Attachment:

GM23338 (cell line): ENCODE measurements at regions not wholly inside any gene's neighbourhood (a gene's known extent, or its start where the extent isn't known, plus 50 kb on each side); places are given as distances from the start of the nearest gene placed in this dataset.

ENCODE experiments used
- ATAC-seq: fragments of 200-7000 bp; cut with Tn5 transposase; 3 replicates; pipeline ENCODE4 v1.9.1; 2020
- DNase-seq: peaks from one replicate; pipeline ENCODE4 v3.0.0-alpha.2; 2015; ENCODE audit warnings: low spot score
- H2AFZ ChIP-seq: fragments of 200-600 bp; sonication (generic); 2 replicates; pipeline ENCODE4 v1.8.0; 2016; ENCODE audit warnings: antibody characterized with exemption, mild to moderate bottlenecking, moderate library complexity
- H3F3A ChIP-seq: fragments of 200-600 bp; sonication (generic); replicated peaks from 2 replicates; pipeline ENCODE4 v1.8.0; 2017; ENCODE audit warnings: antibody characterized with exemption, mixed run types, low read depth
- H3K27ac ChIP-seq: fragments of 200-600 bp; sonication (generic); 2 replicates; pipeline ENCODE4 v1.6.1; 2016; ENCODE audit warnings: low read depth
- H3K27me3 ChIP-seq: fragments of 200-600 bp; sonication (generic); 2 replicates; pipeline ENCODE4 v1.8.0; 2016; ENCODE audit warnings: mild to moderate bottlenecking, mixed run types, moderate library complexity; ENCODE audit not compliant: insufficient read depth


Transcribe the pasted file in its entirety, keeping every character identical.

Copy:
GM23338 (cell line): ENCODE measurements at regions not wholly inside any gene's neighbourhood (a gene's known extent, or its start where the extent isn't known, plus 50 kb on each side); places are given as distances from the start of the nearest gene placed in this dataset.

ENCODE experiments used
- ATAC-seq: fragments of 200-7000 bp; cut with Tn5 transposase; 3 replicates; pipeline ENCODE4 v1.9.1; 2020
- DNase-seq: peaks from one replicate; pipeline ENCODE4 v3.0.0-alpha.2; 2015; ENCODE audit warnings: low spot score
- H2AFZ ChIP-seq: fragments of 200-600 bp; sonication (generic); 2 replicates; pipeline ENCODE4 v1.8.0; 2016; ENCODE audit warnings: antibody characterized with exemption, mild to moderate bottlenecking, moderate library complexity
- H3F3A ChIP-seq: fragments of 200-600 bp; sonication (generic); replicated peaks from 2 replicates; pipeline ENCODE4 v1.8.0; 2017; ENCODE audit warnings: antibody characterized with exemption, mixed run types, low read depth
- H3K27ac ChIP-seq: fragments of 200-600 bp; sonication (generic); 2 replicates; pipeline ENCODE4 v1.6.1; 2016; ENCODE audit warnings: low read depth
- H3K27me3 ChIP-seq: fragments of 200-600 bp; sonication (generic); 2 replicates; pipeline ENCODE4 v1.8.0; 2016; ENCODE audit warnings: mild to moderate bottlenecking, mixed run types, moderate library complexity; ENCODE audit not compliant: insufficient read depth